I'm very familiar and experienced with React but NextJS is new to me. I've managed to miss it all these years. Until now. So there's still a lot to learn. With other frameworks, I've always been comfortable that I don't actually understand how Webpack and Babel work (internally) but at least I understood when and how I was calling/depending on it. Now, with NextJS there's a lot of abstracted magic that I don't quite understand. It's hard to let go of that. It's hard to get powerful tools that are complex and created by large groups of people and understand it all too. If you're desperate to understand exactly how something works, you inevitably have to scale back the amount of stuff you're leveraging. (Note, it might be different if it's absolute core to what you do for work and hack on for 8 hours a day)

The JavaScript bundles in NextJS lazy-load quite decently but it's definitely more bloat than it needs to be. It's up to me to fix it, partially, because much of the JS code on my site is for things that technically can wait such as the interactive commenting form and the auto-complete search.

But here's the rub; my site is not an app. Most traffic comes from people doing a Google search, clicking on my page, and then bugger off. It's quite static that way and who am I to assume that they'll stay and click around and reuse all that loaded JavaScript code.

With that said; I'm going to start an experiment to rewrite the site again in Remix.

Please post a comment if you have thoughts or questions.

Sort a JavaScript array by some boolean operation

JavaScript

Imagine you have an array like this:

const items = [
  { num: 'one', labels: [] },
  { num: 'two', labels: ['foo'] },
  { num: 'three', labels: ['bar'] },
  { num: 'four', labels: ['foo'] },
  { num: 'five', labels: [] },
];

What you want, is to sort them in a way that all those entries that have a label foo come first, but you don't want to "disturb" the existing order. Essentially you want this to be the end result:

{ num: 'two', labels: ['foo'] },
{ num: 'four', labels: ['foo'] },

{ num: 'one', labels: [] },
{ num: 'three', labels: ['bar'] },
{ num: 'five', labels: [] },

Here's a way to do that:

items.sort(
  (itemA, itemB) =>
    Number(itemB.labels.includes('foo')) - Number(itemA.labels.includes('foo'))
);
console.log(items);

And the outcome is:

[
  { num: 'two', labels: [ 'foo' ] },
  { num: 'four', labels: [ 'foo' ] },
  { num: 'one', labels: [] },
  { num: 'three', labels: [ 'bar' ] },
  { num: 'five', labels: [] }
]

The simple trick is to turn then test operation into a number (0 or 1) and you can do that with Number.

Please post a comment if you have thoughts or questions.

Brotli compression quality comparison in the real world

Node, JavaScript

At work, we use Brotli (using the Node builtin zlib) to compress these large .json files to .json.br files. When using zlib.brotliCompress you can set options to override the quality number. Here's an example of it at quality 6:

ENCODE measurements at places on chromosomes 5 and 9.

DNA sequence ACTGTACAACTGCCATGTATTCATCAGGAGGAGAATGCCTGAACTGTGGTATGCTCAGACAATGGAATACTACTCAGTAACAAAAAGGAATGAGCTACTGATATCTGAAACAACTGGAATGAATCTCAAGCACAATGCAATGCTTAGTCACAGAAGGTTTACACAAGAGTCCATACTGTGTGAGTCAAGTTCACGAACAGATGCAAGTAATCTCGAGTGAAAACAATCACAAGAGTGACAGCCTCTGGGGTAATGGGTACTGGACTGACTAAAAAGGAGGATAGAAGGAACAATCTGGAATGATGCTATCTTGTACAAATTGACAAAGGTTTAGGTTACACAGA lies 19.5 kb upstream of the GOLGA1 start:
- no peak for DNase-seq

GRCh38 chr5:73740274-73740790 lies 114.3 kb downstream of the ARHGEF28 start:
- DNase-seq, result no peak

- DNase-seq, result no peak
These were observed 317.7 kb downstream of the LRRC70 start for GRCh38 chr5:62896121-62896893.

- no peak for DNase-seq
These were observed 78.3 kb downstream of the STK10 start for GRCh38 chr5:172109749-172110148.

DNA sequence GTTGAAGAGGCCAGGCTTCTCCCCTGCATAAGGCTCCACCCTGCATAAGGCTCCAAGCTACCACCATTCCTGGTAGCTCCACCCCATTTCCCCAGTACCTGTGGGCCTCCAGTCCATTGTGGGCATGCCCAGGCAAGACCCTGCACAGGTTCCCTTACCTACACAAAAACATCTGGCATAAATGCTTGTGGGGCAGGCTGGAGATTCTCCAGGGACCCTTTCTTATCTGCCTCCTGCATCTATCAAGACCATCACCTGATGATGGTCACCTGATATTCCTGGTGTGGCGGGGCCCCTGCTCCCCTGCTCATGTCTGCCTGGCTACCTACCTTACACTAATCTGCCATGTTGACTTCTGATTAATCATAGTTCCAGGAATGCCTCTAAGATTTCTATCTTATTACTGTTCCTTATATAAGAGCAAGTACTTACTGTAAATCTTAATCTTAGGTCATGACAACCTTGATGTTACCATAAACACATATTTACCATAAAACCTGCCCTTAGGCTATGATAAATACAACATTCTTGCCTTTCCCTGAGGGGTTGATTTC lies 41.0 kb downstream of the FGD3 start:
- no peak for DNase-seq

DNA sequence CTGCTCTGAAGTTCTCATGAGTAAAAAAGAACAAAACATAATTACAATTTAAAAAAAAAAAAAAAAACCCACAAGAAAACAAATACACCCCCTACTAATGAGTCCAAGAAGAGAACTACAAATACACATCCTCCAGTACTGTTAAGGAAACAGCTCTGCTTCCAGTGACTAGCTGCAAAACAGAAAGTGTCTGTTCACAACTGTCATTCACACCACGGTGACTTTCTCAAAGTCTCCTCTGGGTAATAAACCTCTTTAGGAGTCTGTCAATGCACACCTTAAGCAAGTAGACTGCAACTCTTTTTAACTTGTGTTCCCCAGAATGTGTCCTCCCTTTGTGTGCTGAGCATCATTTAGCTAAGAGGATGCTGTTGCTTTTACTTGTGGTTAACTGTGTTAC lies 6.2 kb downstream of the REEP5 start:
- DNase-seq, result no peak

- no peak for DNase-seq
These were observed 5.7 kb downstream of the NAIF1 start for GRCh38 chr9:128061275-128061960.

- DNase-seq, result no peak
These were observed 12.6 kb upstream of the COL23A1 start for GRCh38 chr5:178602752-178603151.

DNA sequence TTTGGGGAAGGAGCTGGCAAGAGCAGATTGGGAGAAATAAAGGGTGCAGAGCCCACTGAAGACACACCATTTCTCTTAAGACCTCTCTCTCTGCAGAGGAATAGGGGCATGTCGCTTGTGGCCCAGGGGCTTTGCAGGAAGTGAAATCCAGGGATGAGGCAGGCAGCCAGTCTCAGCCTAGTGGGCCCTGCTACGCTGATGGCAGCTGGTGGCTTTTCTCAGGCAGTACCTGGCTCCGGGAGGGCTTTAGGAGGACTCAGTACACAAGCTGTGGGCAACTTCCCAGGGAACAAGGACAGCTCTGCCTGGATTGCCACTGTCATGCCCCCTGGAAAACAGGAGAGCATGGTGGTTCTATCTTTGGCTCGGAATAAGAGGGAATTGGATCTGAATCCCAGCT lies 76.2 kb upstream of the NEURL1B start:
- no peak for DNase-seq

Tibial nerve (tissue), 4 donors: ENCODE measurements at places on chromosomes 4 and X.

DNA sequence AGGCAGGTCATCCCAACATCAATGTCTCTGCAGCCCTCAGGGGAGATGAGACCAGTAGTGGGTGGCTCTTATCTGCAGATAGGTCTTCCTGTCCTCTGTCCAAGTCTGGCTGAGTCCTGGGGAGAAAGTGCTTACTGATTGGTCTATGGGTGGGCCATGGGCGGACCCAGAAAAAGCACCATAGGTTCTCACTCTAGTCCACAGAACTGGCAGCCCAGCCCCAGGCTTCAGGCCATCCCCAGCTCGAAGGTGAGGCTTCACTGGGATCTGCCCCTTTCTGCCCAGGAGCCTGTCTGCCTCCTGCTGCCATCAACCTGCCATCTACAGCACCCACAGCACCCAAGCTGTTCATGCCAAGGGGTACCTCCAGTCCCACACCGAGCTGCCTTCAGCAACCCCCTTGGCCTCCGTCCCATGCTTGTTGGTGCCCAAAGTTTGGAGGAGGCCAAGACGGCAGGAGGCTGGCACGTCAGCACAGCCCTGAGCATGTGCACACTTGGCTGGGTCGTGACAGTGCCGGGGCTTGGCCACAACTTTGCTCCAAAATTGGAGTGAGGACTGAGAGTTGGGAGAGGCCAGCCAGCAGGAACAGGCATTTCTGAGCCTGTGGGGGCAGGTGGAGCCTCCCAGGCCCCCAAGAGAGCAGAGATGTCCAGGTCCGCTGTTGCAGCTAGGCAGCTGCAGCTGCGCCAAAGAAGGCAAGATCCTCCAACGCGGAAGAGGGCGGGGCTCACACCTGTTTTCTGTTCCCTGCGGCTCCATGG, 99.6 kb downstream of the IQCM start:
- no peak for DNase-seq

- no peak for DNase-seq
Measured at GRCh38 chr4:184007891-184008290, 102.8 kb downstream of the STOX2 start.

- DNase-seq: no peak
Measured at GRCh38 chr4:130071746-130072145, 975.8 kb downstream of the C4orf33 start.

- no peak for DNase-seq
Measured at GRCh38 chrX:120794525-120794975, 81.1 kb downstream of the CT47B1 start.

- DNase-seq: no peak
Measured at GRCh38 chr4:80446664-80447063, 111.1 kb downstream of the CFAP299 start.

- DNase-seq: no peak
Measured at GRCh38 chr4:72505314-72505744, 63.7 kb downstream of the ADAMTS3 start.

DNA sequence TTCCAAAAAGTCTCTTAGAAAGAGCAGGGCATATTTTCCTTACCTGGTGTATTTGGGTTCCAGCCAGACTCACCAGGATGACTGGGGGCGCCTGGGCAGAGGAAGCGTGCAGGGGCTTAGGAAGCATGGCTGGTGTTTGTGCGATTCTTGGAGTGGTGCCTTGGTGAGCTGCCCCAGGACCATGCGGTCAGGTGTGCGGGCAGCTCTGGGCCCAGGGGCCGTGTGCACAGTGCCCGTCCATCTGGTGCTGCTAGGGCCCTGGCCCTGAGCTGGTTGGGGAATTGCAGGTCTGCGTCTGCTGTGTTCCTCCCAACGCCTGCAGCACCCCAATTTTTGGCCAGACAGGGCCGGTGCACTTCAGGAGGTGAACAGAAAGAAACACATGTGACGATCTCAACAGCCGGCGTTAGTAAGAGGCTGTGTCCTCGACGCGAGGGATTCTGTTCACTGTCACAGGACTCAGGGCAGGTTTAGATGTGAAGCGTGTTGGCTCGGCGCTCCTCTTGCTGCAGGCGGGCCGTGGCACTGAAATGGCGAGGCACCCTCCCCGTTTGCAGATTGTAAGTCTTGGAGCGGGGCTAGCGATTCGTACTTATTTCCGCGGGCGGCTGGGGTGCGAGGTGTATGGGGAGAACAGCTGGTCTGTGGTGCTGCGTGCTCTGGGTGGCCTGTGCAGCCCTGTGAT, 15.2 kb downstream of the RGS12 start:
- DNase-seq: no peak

import { promisify } from 'util'
import zlib from 'zlib'
const brotliCompress = promisify(zlib.brotliCompress)

const options = {
  params: {
    [zlib.constants.BROTLI_PARAM_MODE]: zlib.constants.BROTLI_MODE_TEXT,
    [zlib.constants.BROTLI_PARAM_QUALITY]: 6,
  },
}

export async function compress(data) {
  return brotliCompress(data, options)
}

But what if you mess with that number. Surely, the files will become smaller, but at what cost? Well, I wrote a Node script that measured how long it would take to compress 6 large (~25MB each) .json file synchronously. Then, I put them into a Google spreadsheet and voila:

Size

Total size per level

Time

Total seconds per level

Miles away from rocket science but I thought it was cute to visualize as a way of understanding the quality option.

Please post a comment if you have thoughts or questions.

How to string pad a string in Python with a variable

Python

I just have to write this down because that's the rule; if I find myself googling something basic like this more than once, it's worth blogging about.

Suppose you have a string and you want to pad with empty spaces. You have 2 options:

>>> s = "peter"
>>> s.ljust(10)
'peter     '
>>> f"{s:<10}"
'peter     '

The f-string notation is often more convenient because it can be combined with other formatting directives.
But, suppose the number 10 isn't hardcoded like that. Suppose it's a variable:

>>> s = "peter"
>>> width = 11
>>> s.ljust(width)
'peter      '
>>> f"{s:<width}"
Traceback (most recent call last):
  File "<stdin>", line 1, in <module>
ValueError: Invalid format specifier

Well, the way you need to do it with f-string formatting, when it's a variable like that is this syntax:

>>> f"{s:<{width}}"
'peter      '

Please post a comment if you have thoughts or questions.

How to bulk-insert Firestore documents in a Firebase Cloud function

Node, Firebase, JavaScript

You can't batch-add/bulk-insert documents in the Firebase Web SDK. But you can with the Firebase Admin Node SDK. Like, in a Firebase Cloud Function. Here's an example of how to do that:

const firestore = admin.firestore();
let batch = firestore.batch();
let counter = 0;
let totalCounter = 0;
const promises = [];
for (const thing of MANY_MANY_THINGS) {
  counter++;
  const docRef = firestore.collection("MY_COLLECTION").doc();
  batch.set(docRef, {
    foo: thing.foo,
    bar: thing.bar,
    favNumber: 0,
  });
  counter++;
  if (counter >= 500) {
    console.log(`Committing batch of ${counter}`);
    promises.push(batch.commit());
    totalCounter += counter;
    counter = 0;
    batch = firestore.batch();
  }
}
if (counter) {
  console.log(`Committing batch of ${counter}`);
  promises.push(batch.commit());
  totalCounter += counter;
}
await Promise.all(promises);
console.log(`Committed total of ${totalCounter}`);

I'm using this in a Cloud HTTP function where I can submit a large amount of data and have each one fill up a collection.

Please post a comment if you have thoughts or questions.

I'm a GitHubber now

Work, GitHub

Starting today, I'm a Hubber. Meaning, I work for GitHub. I'll be joining the GitHub Docs team to help technical writers document all the various products that GitHub have. Since I haven't actually started coding anything yet, I don't want to claim I know how it works or exactly what I'll be working but on, but I do know that the site at hand is docs.github.com and I've previously taken a lot of inspiration from this site when building the MDN rewrite.

GitHub profile

If you are a Hubber, too, and reading this; Hi! Let's be friends! I'm a friendly guy. Please ping me and say hi.
I'll be working from home here in Mount Pleasant, South Carolina. I have 2 young kids; Tucker and Charlotte, who mean the world to me. And my backbone-of-life wife Ashley. My hobbies are coding, swimming, golf, and cooking.

Please post a comment if you have thoughts or questions.